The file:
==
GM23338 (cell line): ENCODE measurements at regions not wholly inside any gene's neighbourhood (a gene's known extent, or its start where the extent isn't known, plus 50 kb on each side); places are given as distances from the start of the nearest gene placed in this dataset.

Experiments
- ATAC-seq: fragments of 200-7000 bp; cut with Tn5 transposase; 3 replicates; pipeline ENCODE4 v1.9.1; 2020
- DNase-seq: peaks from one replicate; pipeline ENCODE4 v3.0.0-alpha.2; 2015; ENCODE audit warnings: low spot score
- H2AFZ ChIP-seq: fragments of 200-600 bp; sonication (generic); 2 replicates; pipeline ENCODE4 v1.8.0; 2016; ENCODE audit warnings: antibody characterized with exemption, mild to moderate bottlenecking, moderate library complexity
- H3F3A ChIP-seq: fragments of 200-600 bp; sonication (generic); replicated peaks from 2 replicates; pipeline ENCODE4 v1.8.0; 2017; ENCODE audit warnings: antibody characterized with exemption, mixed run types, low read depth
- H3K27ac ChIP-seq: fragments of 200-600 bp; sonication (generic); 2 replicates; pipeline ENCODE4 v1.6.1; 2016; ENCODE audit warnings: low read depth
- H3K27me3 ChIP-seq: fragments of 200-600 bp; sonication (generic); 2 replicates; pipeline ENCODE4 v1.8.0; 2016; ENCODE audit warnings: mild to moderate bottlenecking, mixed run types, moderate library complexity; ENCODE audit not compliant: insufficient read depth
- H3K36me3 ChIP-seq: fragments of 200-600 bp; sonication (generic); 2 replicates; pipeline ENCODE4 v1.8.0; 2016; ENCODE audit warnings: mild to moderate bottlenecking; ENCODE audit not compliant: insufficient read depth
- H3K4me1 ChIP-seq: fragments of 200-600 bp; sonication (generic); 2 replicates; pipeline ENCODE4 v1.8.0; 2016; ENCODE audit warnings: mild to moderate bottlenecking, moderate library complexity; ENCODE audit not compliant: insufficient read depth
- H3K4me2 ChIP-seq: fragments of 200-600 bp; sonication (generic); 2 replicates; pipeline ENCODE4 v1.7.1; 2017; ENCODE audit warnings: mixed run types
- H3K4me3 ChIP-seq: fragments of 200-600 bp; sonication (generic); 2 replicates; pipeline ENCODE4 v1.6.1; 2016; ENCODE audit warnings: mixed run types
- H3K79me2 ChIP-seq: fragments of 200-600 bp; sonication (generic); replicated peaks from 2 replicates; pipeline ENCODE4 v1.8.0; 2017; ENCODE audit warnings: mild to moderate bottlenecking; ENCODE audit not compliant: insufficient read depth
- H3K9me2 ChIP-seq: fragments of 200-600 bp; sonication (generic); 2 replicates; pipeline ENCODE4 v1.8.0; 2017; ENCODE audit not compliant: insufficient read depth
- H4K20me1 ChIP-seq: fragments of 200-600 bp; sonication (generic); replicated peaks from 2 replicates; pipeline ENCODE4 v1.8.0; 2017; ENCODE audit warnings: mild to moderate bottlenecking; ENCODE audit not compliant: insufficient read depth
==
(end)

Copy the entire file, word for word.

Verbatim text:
GM23338 (cell line): ENCODE measurements at regions not wholly inside any gene's neighbourhood (a gene's known extent, or its start where the extent isn't known, plus 50 kb on each side); places are given as distances from the start of the nearest gene placed in this dataset.

Experiments
- ATAC-seq: fragments of 200-7000 bp; cut with Tn5 transposase; 3 replicates; pipeline ENCODE4 v1.9.1; 2020
- DNase-seq: peaks from one replicate; pipeline ENCODE4 v3.0.0-alpha.2; 2015; ENCODE audit warnings: low spot score
- H2AFZ ChIP-seq: fragments of 200-600 bp; sonication (generic); 2 replicates; pipeline ENCODE4 v1.8.0; 2016; ENCODE audit warnings: antibody characterized with exemption, mild to moderate bottlenecking, moderate library complexity
- H3F3A ChIP-seq: fragments of 200-600 bp; sonication (generic); replicated peaks from 2 replicates; pipeline ENCODE4 v1.8.0; 2017; ENCODE audit warnings: antibody characterized with exemption, mixed run types, low read depth
- H3K27ac ChIP-seq: fragments of 200-600 bp; sonication (generic); 2 replicates; pipeline ENCODE4 v1.6.1; 2016; ENCODE audit warnings: low read depth
- H3K27me3 ChIP-seq: fragments of 200-600 bp; sonication (generic); 2 replicates; pipeline ENCODE4 v1.8.0; 2016; ENCODE audit warnings: mild to moderate bottlenecking, mixed run types, moderate library complexity; ENCODE audit not compliant: insufficient read depth
- H3K36me3 ChIP-seq: fragments of 200-600 bp; sonication (generic); 2 replicates; pipeline ENCODE4 v1.8.0; 2016; ENCODE audit warnings: mild to moderate bottlenecking; ENCODE audit not compliant: insufficient read depth
- H3K4me1 ChIP-seq: fragments of 200-600 bp; sonication (generic); 2 replicates; pipeline ENCODE4 v1.8.0; 2016; ENCODE audit warnings: mild to moderate bottlenecking, moderate library complexity; ENCODE audit not compliant: insufficient read depth
- H3K4me2 ChIP-seq: fragments of 200-600 bp; sonication (generic); 2 replicates; pipeline ENCODE4 v1.7.1; 2017; ENCODE audit warnings: mixed run types
- H3K4me3 ChIP-seq: fragments of 200-600 bp; sonication (generic); 2 replicates; pipeline ENCODE4 v1.6.1; 2016; ENCODE audit warnings: mixed run types
- H3K79me2 ChIP-seq: fragments of 200-600 bp; sonication (generic); replicated peaks from 2 replicates; pipeline ENCODE4 v1.8.0; 2017; ENCODE audit warnings: mild to moderate bottlenecking; ENCODE audit not compliant: insufficient read depth
- H3K9me2 ChIP-seq: fragments of 200-600 bp; sonication (generic); 2 replicates; pipeline ENCODE4 v1.8.0; 2017; ENCODE audit not compliant: insufficient read depth
- H4K20me1 ChIP-seq: fragments of 200-600 bp; sonication (generic); replicated peaks from 2 replicates; pipeline ENCODE4 v1.8.0; 2017; ENCODE audit warnings: mild to moderate bottlenecking; ENCODE audit not compliant: insufficient read depth